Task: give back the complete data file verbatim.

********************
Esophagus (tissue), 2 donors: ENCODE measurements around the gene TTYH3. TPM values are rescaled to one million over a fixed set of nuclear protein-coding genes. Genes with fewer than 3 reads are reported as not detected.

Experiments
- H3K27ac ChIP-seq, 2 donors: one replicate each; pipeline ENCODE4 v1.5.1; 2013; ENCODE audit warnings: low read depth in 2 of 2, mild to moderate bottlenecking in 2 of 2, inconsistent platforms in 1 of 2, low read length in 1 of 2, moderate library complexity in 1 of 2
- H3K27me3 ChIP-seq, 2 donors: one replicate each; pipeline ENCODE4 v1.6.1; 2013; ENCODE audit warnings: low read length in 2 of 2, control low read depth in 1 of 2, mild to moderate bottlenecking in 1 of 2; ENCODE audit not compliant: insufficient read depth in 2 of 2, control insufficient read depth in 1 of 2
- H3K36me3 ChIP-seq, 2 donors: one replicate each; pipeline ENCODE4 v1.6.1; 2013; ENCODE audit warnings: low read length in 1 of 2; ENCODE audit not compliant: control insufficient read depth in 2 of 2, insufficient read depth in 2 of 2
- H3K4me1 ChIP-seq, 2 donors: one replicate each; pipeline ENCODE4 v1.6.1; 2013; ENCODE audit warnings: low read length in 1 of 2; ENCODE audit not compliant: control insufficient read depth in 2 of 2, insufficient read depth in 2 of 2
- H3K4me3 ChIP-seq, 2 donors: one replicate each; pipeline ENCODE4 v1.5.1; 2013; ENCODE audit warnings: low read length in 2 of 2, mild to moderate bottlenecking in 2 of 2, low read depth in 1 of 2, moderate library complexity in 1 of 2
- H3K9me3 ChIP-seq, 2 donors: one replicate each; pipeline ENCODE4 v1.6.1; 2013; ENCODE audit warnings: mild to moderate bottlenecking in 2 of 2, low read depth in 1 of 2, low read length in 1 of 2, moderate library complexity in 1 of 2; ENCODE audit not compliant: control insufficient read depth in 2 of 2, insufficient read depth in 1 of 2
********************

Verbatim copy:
Esophagus (tissue), 2 donors: ENCODE measurements around the gene TTYH3. TPM values are rescaled to one million over a fixed set of nuclear protein-coding genes. Genes with fewer than 3 reads are reported as not detected.

Experiments
- H3K27ac ChIP-seq, 2 donors: one replicate each; pipeline ENCODE4 v1.5.1; 2013; ENCODE audit warnings: low read depth in 2 of 2, mild to moderate bottlenecking in 2 of 2, inconsistent platforms in 1 of 2, low read length in 1 of 2, moderate library complexity in 1 of 2
- H3K27me3 ChIP-seq, 2 donors: one replicate each; pipeline ENCODE4 v1.6.1; 2013; ENCODE audit warnings: low read length in 2 of 2, control low read depth in 1 of 2, mild to moderate bottlenecking in 1 of 2; ENCODE audit not compliant: insufficient read depth in 2 of 2, control insufficient read depth in 1 of 2
- H3K36me3 ChIP-seq, 2 donors: one replicate each; pipeline ENCODE4 v1.6.1; 2013; ENCODE audit warnings: low read length in 1 of 2; ENCODE audit not compliant: control insufficient read depth in 2 of 2, insufficient read depth in 2 of 2
- H3K4me1 ChIP-seq, 2 donors: one replicate each; pipeline ENCODE4 v1.6.1; 2013; ENCODE audit warnings: low read length in 1 of 2; ENCODE audit not compliant: control insufficient read depth in 2 of 2, insufficient read depth in 2 of 2
- H3K4me3 ChIP-seq, 2 donors: one replicate each; pipeline ENCODE4 v1.5.1; 2013; ENCODE audit warnings: low read length in 2 of 2, mild to moderate bottlenecking in 2 of 2, low read depth in 1 of 2, moderate library complexity in 1 of 2
- H3K9me3 ChIP-seq, 2 donors: one replicate each; pipeline ENCODE4 v1.6.1; 2013; ENCODE audit warnings: mild to moderate bottlenecking in 2 of 2, low read depth in 1 of 2, low read length in 1 of 2, moderate library complexity in 1 of 2; ENCODE audit not compliant: control insufficient read depth in 2 of 2, insufficient read depth in 1 of 2